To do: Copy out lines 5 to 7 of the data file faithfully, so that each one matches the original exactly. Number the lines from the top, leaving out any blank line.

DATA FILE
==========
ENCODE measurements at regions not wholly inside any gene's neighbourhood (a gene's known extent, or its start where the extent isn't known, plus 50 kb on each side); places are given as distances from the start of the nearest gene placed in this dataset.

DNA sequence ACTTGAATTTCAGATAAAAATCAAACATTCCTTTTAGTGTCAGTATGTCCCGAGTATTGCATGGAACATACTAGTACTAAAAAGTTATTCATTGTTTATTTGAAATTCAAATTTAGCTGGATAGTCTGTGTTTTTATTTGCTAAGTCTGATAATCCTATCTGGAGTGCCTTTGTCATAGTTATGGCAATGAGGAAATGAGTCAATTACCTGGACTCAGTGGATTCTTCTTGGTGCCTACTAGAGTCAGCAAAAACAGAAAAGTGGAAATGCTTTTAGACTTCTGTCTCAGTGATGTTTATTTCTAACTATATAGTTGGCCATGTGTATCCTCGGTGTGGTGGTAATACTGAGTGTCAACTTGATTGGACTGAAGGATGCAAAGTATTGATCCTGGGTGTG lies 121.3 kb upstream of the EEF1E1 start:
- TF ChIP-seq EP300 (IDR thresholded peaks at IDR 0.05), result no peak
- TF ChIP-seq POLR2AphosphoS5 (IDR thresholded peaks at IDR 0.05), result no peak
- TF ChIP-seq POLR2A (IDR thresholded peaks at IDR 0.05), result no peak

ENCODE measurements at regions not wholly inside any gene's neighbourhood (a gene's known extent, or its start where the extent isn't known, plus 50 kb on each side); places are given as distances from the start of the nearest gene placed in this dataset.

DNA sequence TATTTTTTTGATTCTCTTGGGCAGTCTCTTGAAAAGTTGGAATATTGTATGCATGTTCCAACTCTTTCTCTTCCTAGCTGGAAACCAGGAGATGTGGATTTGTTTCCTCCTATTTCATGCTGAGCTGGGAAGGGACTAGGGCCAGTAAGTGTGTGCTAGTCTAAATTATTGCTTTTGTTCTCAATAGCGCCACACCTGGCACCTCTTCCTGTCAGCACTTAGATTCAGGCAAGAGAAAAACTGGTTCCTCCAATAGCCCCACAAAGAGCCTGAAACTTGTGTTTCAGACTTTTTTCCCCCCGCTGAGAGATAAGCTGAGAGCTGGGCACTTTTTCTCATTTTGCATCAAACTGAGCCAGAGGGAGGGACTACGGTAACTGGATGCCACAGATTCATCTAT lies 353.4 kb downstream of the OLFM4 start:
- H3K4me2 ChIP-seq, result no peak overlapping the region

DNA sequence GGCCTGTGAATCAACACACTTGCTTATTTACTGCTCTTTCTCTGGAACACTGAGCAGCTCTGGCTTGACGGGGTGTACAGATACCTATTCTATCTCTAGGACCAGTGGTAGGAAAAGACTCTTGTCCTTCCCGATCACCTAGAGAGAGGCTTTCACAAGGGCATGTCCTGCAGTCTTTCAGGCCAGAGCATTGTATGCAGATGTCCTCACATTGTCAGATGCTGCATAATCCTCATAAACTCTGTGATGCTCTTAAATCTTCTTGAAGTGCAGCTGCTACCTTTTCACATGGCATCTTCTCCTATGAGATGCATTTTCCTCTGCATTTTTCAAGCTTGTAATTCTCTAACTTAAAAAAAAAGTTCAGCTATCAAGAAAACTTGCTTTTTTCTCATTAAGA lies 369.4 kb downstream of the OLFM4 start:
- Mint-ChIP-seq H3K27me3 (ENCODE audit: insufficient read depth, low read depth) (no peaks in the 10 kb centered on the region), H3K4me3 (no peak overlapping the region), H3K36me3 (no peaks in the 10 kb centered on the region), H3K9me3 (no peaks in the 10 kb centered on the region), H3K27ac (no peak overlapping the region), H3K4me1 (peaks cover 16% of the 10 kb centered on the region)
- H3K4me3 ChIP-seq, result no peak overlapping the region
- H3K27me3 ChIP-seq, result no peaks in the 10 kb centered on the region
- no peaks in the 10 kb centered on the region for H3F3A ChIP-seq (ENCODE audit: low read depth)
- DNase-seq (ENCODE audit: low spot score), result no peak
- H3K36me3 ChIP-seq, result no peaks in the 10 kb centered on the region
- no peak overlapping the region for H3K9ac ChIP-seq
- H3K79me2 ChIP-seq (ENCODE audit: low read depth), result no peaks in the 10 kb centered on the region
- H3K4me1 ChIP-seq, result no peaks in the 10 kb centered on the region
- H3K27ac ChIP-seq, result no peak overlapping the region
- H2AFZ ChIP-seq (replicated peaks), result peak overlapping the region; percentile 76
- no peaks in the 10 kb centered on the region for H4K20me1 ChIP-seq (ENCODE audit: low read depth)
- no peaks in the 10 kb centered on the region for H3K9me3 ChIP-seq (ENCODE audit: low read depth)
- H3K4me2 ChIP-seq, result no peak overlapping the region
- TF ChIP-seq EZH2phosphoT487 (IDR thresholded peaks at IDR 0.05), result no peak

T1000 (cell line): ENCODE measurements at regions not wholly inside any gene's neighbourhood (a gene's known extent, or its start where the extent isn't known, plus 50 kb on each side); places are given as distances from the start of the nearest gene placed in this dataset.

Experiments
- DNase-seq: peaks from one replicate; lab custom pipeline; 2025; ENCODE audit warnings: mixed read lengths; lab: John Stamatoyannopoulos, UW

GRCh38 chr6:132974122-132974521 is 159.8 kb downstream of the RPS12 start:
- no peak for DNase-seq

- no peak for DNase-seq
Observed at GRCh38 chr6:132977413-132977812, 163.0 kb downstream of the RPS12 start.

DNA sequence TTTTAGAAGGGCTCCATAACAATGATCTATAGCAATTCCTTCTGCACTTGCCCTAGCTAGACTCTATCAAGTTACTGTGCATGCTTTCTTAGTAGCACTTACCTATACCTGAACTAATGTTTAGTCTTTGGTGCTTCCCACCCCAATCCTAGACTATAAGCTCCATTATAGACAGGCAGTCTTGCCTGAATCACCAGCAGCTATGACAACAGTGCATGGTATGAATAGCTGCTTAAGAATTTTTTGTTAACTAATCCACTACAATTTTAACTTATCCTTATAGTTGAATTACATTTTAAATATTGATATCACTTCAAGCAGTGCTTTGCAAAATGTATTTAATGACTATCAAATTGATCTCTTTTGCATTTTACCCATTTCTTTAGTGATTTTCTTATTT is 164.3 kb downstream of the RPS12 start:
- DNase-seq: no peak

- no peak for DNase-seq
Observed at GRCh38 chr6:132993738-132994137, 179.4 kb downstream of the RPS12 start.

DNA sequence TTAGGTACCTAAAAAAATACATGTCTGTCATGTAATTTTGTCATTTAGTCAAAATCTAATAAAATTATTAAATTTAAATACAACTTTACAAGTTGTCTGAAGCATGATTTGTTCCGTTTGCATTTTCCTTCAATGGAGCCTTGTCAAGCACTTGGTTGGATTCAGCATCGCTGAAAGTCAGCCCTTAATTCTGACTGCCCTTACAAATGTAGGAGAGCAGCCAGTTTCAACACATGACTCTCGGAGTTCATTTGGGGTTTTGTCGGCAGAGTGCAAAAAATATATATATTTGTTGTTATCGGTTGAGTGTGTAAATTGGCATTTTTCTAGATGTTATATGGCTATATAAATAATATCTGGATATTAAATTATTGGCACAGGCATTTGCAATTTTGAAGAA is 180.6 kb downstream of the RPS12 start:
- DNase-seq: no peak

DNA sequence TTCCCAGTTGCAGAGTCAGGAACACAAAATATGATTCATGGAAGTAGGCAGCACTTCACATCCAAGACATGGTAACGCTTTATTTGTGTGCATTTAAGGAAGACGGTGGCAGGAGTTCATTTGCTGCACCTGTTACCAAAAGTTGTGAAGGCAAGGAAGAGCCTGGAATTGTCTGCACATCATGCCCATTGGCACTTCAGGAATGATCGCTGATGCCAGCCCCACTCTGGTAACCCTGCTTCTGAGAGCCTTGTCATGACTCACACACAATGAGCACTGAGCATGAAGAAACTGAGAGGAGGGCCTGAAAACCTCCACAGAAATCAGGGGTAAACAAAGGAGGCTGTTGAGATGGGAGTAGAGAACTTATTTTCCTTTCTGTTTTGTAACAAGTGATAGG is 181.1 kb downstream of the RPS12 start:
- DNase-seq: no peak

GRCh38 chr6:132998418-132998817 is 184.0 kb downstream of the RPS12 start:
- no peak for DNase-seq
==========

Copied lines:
- TF ChIP-seq POLR2A (IDR thresholded peaks at IDR 0.05), result no peak

ENCODE measurements at regions not wholly inside any gene's neighbourhood (a gene's known extent, or its start where the extent isn't known, plus 50 kb on each side); places are given as distances from the start of the nearest gene placed in this dataset.

DNA sequence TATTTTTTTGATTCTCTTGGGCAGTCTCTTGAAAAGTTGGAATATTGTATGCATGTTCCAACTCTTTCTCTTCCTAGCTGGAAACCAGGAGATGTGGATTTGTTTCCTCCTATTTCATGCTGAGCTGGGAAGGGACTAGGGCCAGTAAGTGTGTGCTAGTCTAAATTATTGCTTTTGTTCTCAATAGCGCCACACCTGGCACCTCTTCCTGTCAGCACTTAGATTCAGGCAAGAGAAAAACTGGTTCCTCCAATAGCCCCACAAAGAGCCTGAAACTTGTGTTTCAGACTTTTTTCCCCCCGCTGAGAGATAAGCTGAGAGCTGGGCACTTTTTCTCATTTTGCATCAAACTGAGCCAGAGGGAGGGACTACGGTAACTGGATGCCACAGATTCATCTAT lies 353.4 kb downstream of the OLFM4 start: